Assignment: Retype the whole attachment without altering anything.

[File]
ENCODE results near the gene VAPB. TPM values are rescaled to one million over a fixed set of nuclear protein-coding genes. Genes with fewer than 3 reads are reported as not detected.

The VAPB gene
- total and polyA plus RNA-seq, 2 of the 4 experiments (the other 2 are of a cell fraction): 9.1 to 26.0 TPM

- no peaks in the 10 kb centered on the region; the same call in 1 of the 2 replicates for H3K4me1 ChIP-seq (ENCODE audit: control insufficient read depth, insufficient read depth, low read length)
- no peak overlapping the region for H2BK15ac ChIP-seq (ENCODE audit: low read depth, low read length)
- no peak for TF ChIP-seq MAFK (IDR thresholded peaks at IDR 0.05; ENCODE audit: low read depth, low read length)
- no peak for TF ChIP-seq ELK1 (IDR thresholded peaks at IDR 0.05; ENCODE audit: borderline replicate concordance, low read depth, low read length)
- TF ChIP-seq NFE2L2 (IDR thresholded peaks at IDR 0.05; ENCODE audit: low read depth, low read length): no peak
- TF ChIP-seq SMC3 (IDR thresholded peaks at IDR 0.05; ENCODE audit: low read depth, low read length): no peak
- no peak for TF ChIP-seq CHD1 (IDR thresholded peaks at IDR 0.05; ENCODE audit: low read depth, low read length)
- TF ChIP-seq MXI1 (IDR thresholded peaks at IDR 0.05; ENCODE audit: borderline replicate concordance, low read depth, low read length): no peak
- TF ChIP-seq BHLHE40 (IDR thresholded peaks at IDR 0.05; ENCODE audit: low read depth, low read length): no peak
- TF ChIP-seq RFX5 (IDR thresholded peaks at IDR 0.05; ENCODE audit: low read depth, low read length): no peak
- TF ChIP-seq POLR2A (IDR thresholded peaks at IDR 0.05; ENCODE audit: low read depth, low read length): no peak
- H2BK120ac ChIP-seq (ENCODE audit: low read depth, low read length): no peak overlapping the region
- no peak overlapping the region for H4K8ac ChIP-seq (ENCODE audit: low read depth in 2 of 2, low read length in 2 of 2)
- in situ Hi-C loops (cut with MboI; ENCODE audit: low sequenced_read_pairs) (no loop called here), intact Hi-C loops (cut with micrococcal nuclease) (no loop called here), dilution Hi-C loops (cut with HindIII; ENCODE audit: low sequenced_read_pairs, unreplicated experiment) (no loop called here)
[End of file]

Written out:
ENCODE results near the gene VAPB. TPM values are rescaled to one million over a fixed set of nuclear protein-coding genes. Genes with fewer than 3 reads are reported as not detected.

The VAPB gene
- total and polyA plus RNA-seq, 2 of the 4 experiments (the other 2 are of a cell fraction): 9.1 to 26.0 TPM

- no peaks in the 10 kb centered on the region; the same call in 1 of the 2 replicates for H3K4me1 ChIP-seq (ENCODE audit: control insufficient read depth, insufficient read depth, low read length)
- no peak overlapping the region for H2BK15ac ChIP-seq (ENCODE audit: low read depth, low read length)
- no peak for TF ChIP-seq MAFK (IDR thresholded peaks at IDR 0.05; ENCODE audit: low read depth, low read length)
- no peak for TF ChIP-seq ELK1 (IDR thresholded peaks at IDR 0.05; ENCODE audit: borderline replicate concordance, low read depth, low read length)
- TF ChIP-seq NFE2L2 (IDR thresholded peaks at IDR 0.05; ENCODE audit: low read depth, low read length): no peak
- TF ChIP-seq SMC3 (IDR thresholded peaks at IDR 0.05; ENCODE audit: low read depth, low read length): no peak
- no peak for TF ChIP-seq CHD1 (IDR thresholded peaks at IDR 0.05; ENCODE audit: low read depth, low read length)
- TF ChIP-seq MXI1 (IDR thresholded peaks at IDR 0.05; ENCODE audit: borderline replicate concordance, low read depth, low read length): no peak
- TF ChIP-seq BHLHE40 (IDR thresholded peaks at IDR 0.05; ENCODE audit: low read depth, low read length): no peak
- TF ChIP-seq RFX5 (IDR thresholded peaks at IDR 0.05; ENCODE audit: low read depth, low read length): no peak
- TF ChIP-seq POLR2A (IDR thresholded peaks at IDR 0.05; ENCODE audit: low read depth, low read length): no peak
- H2BK120ac ChIP-seq (ENCODE audit: low read depth, low read length): no peak overlapping the region
- no peak overlapping the region for H4K8ac ChIP-seq (ENCODE audit: low read depth in 2 of 2, low read length in 2 of 2)
- in situ Hi-C loops (cut with MboI; ENCODE audit: low sequenced_read_pairs) (no loop called here), intact Hi-C loops (cut with micrococcal nuclease) (no loop called here), dilution Hi-C loops (cut with HindIII; ENCODE audit: low sequenced_read_pairs, unreplicated experiment) (no loop called here)